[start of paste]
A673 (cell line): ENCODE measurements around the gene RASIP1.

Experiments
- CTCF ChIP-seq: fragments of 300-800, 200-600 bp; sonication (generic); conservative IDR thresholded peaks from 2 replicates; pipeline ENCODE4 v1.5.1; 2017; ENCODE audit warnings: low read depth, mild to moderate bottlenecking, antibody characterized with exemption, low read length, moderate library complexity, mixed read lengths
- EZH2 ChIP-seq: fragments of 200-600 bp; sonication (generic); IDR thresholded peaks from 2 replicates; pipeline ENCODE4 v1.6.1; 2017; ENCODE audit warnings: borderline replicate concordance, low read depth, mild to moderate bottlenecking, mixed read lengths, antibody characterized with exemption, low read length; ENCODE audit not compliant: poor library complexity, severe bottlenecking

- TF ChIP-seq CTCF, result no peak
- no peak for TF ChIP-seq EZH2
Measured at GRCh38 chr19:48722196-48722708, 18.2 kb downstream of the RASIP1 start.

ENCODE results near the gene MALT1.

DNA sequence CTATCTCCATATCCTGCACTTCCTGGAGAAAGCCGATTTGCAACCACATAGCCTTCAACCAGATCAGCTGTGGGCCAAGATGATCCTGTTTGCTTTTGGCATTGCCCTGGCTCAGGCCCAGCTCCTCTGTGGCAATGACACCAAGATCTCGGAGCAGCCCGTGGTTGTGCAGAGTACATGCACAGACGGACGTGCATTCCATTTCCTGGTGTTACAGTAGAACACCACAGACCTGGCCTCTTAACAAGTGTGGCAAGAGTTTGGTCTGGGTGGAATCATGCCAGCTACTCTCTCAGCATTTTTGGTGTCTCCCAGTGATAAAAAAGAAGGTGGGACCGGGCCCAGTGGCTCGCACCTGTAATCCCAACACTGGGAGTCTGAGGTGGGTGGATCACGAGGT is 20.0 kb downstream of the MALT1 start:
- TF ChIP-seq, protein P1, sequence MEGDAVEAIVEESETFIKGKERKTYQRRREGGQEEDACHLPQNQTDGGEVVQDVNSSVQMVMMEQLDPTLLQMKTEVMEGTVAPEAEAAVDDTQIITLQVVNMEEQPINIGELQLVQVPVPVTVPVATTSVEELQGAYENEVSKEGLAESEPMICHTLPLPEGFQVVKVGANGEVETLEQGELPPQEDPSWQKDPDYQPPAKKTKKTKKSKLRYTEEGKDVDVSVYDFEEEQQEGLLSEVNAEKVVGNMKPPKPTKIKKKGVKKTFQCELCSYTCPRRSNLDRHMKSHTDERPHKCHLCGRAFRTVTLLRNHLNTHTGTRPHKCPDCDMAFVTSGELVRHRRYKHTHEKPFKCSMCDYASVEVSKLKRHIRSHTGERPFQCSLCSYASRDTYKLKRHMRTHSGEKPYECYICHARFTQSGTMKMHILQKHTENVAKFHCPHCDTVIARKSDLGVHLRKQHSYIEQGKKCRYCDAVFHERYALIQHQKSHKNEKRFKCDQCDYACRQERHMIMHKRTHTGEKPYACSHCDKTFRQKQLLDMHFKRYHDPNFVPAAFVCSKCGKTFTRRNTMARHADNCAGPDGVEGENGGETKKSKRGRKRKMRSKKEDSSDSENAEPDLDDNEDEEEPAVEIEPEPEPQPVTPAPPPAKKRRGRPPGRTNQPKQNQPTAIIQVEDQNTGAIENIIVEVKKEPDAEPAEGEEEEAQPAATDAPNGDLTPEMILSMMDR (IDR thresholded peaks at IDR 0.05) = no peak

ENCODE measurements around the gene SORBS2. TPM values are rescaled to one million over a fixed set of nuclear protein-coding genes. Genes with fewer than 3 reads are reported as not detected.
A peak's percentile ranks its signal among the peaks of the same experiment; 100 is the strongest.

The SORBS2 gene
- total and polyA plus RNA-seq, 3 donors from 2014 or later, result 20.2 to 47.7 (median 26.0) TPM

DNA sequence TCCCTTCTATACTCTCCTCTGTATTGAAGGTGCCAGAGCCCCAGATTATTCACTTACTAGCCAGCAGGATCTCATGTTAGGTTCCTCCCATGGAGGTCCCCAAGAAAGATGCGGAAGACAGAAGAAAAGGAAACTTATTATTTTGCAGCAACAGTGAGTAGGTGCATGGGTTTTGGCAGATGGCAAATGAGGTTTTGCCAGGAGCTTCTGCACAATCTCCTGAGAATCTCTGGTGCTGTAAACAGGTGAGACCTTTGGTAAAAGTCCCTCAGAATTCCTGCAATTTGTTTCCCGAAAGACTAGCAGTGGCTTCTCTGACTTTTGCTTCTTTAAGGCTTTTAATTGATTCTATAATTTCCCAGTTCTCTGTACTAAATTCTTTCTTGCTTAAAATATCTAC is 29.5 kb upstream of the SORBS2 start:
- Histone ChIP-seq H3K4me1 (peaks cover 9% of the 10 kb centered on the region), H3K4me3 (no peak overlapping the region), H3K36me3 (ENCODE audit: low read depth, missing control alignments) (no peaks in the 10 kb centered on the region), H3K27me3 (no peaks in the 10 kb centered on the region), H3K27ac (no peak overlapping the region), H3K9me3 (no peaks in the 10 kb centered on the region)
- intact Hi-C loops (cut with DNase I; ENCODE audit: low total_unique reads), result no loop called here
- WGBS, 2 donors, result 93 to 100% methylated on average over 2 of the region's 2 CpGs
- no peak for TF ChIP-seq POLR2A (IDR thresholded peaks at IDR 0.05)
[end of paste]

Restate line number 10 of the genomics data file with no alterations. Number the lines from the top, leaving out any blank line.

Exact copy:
- TF ChIP-seq, protein P1, sequence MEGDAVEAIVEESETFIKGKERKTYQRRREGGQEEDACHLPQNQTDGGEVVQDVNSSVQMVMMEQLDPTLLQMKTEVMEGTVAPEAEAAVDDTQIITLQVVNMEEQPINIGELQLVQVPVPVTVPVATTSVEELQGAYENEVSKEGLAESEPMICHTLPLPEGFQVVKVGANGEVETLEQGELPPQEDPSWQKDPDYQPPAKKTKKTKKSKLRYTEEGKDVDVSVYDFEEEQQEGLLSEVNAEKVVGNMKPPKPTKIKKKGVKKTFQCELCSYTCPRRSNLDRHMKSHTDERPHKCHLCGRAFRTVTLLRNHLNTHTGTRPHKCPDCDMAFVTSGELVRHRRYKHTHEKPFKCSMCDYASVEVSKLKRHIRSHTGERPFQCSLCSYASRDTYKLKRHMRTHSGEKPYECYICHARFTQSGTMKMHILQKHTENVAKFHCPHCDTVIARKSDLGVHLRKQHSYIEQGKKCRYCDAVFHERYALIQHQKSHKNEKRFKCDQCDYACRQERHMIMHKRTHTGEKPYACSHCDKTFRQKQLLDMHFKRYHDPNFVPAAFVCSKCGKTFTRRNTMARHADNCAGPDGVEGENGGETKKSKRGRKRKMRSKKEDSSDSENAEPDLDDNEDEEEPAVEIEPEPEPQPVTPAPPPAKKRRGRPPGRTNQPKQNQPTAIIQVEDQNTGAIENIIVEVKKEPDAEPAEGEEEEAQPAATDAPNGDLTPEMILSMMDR (IDR thresholded peaks at IDR 0.05) = no peak